Perspectives on How to Build Trust

United States

Make deadlines, deliver on commitments, communicate candidly and clearly, act quickly and decisively, and treat everyone as equals


Listen to explanations, encourage collaborative input, don't accept ambiguous responses as "yes" or "no" without discussion, focus on building relationships— not timelines


Provide the big picture and avoid details, allow time for debate, provide guidelines and processes, encourage clarity and logic, recognize chain of authority


Be punctual and efficient, allow time for conversation and explanation, provide analytical information for decision-making discussions, and present items in logical order

open discussion on trust issues. An example of a possible trust log is shown in Figure 5-6.

Asking newly formed virtual team members to individually list the challenges and opportunities they think they will have in the virtual environment [33] can begin a conversation that lays the foundations for relationship building and trust. This can be done with asynchronous technology. From the list provided by individual team members, the project manager can consolidate the top five to seven opportunities and challenges and then ask the team to rank them in importance. Then, bringing the team together in a synchronous meeting to discuss the top- ranking opportunities and challenges can provide an opportunity for open discussion on the concerns of the team. It can also provide the groundwork for the team’s procedures, processes, and “rules” for working together.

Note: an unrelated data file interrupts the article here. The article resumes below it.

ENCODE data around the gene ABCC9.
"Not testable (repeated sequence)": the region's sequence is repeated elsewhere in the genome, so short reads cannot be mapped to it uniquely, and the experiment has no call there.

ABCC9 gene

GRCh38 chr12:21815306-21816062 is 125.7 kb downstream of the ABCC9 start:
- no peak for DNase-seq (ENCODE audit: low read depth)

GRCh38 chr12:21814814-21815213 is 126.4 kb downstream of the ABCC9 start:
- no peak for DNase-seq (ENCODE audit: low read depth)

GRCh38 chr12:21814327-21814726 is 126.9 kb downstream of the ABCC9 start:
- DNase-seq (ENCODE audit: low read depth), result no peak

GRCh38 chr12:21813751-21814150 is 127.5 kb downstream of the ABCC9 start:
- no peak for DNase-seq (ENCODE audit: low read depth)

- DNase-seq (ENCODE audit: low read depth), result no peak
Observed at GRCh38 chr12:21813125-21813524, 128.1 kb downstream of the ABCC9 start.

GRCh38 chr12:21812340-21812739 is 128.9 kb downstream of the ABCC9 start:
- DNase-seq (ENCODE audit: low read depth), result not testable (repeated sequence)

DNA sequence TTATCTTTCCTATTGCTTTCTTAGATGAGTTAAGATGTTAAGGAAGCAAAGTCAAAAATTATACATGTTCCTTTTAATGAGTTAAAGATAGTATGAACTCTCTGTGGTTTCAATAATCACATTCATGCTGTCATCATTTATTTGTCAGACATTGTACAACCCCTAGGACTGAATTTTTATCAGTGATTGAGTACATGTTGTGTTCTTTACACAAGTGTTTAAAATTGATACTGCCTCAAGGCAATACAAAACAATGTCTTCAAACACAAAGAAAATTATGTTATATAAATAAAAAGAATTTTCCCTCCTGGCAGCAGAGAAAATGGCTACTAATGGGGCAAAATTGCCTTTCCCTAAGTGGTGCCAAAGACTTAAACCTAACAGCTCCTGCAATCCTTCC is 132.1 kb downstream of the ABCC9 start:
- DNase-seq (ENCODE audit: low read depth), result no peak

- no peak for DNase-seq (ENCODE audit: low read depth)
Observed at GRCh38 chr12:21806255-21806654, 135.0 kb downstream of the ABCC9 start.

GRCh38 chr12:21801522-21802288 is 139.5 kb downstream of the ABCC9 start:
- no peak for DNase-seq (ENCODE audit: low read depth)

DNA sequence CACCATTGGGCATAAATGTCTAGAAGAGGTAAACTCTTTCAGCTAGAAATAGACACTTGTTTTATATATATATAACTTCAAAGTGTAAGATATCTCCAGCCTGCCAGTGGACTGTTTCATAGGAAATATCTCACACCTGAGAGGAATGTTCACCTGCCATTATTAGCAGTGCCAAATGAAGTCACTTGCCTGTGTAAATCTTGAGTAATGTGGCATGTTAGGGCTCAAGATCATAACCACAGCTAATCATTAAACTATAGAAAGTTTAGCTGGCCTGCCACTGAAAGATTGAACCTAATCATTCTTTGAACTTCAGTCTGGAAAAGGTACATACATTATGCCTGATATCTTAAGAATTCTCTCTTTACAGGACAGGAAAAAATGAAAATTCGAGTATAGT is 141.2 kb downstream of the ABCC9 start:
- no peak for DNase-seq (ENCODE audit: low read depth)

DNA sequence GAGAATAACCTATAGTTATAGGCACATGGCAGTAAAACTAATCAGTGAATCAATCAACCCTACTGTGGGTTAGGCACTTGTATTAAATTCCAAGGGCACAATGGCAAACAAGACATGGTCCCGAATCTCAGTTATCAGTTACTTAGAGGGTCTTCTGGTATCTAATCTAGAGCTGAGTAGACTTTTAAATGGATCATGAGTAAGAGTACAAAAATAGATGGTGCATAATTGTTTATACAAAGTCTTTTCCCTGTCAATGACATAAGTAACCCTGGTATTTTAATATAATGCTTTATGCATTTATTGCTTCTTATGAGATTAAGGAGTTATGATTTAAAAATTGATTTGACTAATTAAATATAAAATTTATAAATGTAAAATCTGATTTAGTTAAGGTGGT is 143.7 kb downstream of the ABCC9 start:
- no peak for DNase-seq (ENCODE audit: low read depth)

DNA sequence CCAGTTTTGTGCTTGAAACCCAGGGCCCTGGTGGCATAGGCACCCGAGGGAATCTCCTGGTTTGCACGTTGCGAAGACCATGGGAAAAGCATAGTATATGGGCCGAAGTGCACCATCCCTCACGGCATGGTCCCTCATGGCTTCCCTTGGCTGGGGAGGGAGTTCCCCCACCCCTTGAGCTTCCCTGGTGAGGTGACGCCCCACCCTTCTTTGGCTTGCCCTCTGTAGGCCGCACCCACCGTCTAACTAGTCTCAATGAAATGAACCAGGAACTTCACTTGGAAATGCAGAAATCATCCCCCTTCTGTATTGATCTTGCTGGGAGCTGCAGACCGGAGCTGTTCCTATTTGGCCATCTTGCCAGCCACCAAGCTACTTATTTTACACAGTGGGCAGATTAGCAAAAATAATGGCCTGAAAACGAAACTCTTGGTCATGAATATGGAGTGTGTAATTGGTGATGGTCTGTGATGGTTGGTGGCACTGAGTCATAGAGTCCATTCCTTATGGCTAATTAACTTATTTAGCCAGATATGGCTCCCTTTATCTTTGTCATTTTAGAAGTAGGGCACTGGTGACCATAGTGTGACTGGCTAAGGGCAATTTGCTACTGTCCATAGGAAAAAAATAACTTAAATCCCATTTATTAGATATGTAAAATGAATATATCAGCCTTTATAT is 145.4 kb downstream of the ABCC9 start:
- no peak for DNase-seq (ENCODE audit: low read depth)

Example trust log

Figure 5.6 Example trust log.

Table 5.5 Country Comparisons to Breaking Trust on Multicultural, Global Teams


Perspectives on How Trust Can Be Broken

United States

Boasting about credentials or position/power, insisting on protocol, causing work to slow without apparent reason


Focusing on multicultural differences and language barriers, not asking what is needed or missing for the project work to be completed, focusing on deadlines